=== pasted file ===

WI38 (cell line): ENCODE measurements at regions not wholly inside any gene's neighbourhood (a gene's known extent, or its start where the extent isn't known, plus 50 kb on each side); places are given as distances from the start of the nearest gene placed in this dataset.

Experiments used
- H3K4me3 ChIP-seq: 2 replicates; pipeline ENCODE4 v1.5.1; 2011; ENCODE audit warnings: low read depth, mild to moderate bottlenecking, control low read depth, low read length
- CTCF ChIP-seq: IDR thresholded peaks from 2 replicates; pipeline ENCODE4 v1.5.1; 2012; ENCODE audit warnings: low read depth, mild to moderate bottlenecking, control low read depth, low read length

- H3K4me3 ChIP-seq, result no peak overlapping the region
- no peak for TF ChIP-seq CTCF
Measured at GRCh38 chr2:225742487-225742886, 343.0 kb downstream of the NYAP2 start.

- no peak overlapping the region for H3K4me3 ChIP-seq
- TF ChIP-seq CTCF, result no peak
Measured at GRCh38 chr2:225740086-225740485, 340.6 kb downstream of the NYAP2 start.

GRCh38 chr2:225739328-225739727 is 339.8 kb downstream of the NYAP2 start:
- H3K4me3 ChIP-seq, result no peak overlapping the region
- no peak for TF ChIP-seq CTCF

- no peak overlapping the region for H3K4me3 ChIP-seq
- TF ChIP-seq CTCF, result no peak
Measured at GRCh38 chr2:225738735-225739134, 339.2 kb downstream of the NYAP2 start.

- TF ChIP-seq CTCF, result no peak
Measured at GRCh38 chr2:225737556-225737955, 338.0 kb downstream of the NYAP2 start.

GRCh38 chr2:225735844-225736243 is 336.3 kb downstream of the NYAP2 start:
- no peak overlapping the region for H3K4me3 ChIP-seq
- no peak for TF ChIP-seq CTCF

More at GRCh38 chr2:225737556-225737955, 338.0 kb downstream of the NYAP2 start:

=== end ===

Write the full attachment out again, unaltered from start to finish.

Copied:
WI38 (cell line): ENCODE measurements at regions not wholly inside any gene's neighbourhood (a gene's known extent, or its start where the extent isn't known, plus 50 kb on each side); places are given as distances from the start of the nearest gene placed in this dataset.

Experiments used
- H3K4me3 ChIP-seq: 2 replicates; pipeline ENCODE4 v1.5.1; 2011; ENCODE audit warnings: low read depth, mild to moderate bottlenecking, control low read depth, low read length
- CTCF ChIP-seq: IDR thresholded peaks from 2 replicates; pipeline ENCODE4 v1.5.1; 2012; ENCODE audit warnings: low read depth, mild to moderate bottlenecking, control low read depth, low read length

- H3K4me3 ChIP-seq, result no peak overlapping the region
- no peak for TF ChIP-seq CTCF
Measured at GRCh38 chr2:225742487-225742886, 343.0 kb downstream of the NYAP2 start.

- no peak overlapping the region for H3K4me3 ChIP-seq
- TF ChIP-seq CTCF, result no peak
Measured at GRCh38 chr2:225740086-225740485, 340.6 kb downstream of the NYAP2 start.

GRCh38 chr2:225739328-225739727 is 339.8 kb downstream of the NYAP2 start:
- H3K4me3 ChIP-seq, result no peak overlapping the region
- no peak for TF ChIP-seq CTCF

- no peak overlapping the region for H3K4me3 ChIP-seq
- TF ChIP-seq CTCF, result no peak
Measured at GRCh38 chr2:225738735-225739134, 339.2 kb downstream of the NYAP2 start.

- TF ChIP-seq CTCF, result no peak
Measured at GRCh38 chr2:225737556-225737955, 338.0 kb downstream of the NYAP2 start.

GRCh38 chr2:225735844-225736243 is 336.3 kb downstream of the NYAP2 start:
- no peak overlapping the region for H3K4me3 ChIP-seq
- no peak for TF ChIP-seq CTCF

More at GRCh38 chr2:225737556-225737955, 338.0 kb downstream of the NYAP2 start: